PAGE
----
cell quiescence (McCroskery et al., 2003). Satellite cells released from myostatin regulation in a
myostatin knockout mouse enables a significant increase in muscle regeneration and growth
(McPherron et al., 1997). McCroskery et al. (2003) noted an up-regulation of myostatin mRNA
in Pax7 positive cells. Analysis of cell cycle proteins revealed myostatin regulation of the cell
cycle at the G1 to S transition. This secreted growth factor maintains satellite cell quiescence.
Hepatocyte Growth Factor
Hepatocyte growth factor (HGF) to date, is the only growth factor found to be capable of
activating quiescent satellite cells. Allen et al. (1995) elucidated the role of HGF by utilizing
quiescent satellite cells isolated from nine-month-old rat skeletal muscle. These cells from aged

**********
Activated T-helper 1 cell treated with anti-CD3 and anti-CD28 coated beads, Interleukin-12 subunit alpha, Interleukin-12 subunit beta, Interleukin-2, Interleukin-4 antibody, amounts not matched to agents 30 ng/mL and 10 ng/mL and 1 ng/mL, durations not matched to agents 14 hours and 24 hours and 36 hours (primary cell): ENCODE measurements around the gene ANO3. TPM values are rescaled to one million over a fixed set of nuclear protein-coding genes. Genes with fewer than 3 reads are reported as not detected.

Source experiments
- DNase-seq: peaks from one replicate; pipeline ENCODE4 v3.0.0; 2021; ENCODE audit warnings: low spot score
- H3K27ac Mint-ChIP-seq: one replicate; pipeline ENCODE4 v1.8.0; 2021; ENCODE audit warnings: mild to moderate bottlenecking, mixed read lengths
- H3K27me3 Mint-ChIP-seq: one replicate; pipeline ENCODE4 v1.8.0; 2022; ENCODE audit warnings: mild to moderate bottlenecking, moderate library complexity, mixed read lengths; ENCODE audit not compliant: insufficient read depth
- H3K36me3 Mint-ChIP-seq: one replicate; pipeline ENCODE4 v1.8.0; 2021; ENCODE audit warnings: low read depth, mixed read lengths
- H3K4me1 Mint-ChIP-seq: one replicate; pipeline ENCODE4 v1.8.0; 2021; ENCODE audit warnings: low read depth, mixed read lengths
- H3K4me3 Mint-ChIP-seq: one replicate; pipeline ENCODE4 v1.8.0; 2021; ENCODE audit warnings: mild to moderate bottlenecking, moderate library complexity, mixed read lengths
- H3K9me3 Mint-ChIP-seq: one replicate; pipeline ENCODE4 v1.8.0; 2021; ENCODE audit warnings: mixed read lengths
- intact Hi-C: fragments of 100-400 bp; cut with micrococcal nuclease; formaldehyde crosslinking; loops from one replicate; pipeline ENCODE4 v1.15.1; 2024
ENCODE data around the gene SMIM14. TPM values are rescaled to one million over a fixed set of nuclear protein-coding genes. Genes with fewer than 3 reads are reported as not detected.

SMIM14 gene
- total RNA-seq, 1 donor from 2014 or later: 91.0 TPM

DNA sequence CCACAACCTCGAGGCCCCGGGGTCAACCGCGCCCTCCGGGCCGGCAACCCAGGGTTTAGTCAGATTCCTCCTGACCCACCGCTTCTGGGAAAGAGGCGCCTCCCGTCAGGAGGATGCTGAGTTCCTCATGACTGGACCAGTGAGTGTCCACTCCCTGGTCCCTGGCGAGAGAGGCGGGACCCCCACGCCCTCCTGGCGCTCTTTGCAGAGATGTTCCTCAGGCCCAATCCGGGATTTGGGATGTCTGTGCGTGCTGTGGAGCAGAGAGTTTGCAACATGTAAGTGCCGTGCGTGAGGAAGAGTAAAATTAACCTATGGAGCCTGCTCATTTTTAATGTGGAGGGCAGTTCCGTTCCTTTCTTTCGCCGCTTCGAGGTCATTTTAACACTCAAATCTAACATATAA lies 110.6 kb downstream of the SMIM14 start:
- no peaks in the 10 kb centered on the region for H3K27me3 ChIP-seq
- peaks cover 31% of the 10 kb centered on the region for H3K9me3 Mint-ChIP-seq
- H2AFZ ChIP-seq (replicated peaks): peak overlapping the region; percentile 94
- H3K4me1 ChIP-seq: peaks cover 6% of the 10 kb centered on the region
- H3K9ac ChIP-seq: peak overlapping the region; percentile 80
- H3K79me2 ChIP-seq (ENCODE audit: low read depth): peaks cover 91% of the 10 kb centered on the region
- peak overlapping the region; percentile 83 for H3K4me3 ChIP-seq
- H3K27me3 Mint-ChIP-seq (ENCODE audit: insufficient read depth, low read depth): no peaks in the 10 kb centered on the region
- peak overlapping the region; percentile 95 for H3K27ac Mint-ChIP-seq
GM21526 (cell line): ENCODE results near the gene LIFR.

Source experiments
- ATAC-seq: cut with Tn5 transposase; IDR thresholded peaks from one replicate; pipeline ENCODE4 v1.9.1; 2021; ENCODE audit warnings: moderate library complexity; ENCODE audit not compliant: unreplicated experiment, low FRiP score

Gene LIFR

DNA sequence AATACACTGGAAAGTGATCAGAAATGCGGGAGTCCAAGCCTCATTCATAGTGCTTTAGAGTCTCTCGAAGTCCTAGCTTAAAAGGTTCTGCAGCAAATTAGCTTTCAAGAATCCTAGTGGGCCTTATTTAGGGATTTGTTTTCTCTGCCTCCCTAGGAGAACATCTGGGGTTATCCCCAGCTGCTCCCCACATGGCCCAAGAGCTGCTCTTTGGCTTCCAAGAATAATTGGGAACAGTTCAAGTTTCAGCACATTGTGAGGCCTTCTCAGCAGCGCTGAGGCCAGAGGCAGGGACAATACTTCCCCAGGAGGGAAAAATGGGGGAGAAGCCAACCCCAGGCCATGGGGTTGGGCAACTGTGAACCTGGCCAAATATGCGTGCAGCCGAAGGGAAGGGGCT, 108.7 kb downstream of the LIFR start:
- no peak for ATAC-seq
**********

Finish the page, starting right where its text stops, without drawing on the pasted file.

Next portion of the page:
animals showed a lag phase before their first division when compared to neonatal satellite cells.
Satellite cells from the aged mice divided 48-60 hours post plating. HGF increased proliferation
in a dose dependent manner prior to 48 hours. Treated satellite cells also expressed proliferating
cell nuclear antigen (PCNA) earlier than controls. Earlier expression of this S phase marker
insinuates earlier entry into the cell cycle. Tatsumi et al. replicated this work in vivo in 1998
using BrdU incorporation to mark dividing cells after HGF treatment.
Crushed muscle extract (CME) contains HGF and also activates satellite cells. The HGF
in the CME is released upon injury in skeletal muscle and causes the activation of satellite cells
described in this in vivo work. Tatsumi and Allen (2004) demonstrated that HGF resides